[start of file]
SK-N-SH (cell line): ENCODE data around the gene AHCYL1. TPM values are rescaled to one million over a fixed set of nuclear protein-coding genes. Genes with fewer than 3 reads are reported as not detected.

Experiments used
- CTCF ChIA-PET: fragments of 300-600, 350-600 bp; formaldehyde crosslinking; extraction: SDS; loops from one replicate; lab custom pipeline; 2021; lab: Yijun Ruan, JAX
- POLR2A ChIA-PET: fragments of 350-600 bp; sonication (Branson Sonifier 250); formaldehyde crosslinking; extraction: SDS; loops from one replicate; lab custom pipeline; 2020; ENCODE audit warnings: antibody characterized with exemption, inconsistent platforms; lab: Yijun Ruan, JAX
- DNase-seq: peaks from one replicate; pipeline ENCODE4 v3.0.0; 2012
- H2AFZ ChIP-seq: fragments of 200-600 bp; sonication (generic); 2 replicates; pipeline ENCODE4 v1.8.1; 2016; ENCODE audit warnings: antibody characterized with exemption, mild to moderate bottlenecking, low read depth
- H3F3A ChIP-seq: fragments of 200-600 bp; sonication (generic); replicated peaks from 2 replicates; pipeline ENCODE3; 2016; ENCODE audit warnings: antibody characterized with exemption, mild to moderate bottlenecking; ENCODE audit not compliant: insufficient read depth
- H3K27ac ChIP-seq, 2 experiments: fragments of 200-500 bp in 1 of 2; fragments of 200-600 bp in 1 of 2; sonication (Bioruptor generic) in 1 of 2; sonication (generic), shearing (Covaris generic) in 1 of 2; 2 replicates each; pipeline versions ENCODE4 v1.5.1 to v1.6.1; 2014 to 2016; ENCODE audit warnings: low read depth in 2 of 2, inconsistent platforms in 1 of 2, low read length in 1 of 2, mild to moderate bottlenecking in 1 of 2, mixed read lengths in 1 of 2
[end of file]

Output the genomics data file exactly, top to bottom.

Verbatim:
SK-N-SH (cell line): ENCODE data around the gene AHCYL1. TPM values are rescaled to one million over a fixed set of nuclear protein-coding genes. Genes with fewer than 3 reads are reported as not detected.

Experiments used
- CTCF ChIA-PET: fragments of 300-600, 350-600 bp; formaldehyde crosslinking; extraction: SDS; loops from one replicate; lab custom pipeline; 2021; lab: Yijun Ruan, JAX
- POLR2A ChIA-PET: fragments of 350-600 bp; sonication (Branson Sonifier 250); formaldehyde crosslinking; extraction: SDS; loops from one replicate; lab custom pipeline; 2020; ENCODE audit warnings: antibody characterized with exemption, inconsistent platforms; lab: Yijun Ruan, JAX
- DNase-seq: peaks from one replicate; pipeline ENCODE4 v3.0.0; 2012
- H2AFZ ChIP-seq: fragments of 200-600 bp; sonication (generic); 2 replicates; pipeline ENCODE4 v1.8.1; 2016; ENCODE audit warnings: antibody characterized with exemption, mild to moderate bottlenecking, low read depth
- H3F3A ChIP-seq: fragments of 200-600 bp; sonication (generic); replicated peaks from 2 replicates; pipeline ENCODE3; 2016; ENCODE audit warnings: antibody characterized with exemption, mild to moderate bottlenecking; ENCODE audit not compliant: insufficient read depth
- H3K27ac ChIP-seq, 2 experiments: fragments of 200-500 bp in 1 of 2; fragments of 200-600 bp in 1 of 2; sonication (Bioruptor generic) in 1 of 2; sonication (generic), shearing (Covaris generic) in 1 of 2; 2 replicates each; pipeline versions ENCODE4 v1.5.1 to v1.6.1; 2014 to 2016; ENCODE audit warnings: low read depth in 2 of 2, inconsistent platforms in 1 of 2, low read length in 1 of 2, mild to moderate bottlenecking in 1 of 2, mixed read lengths in 1 of 2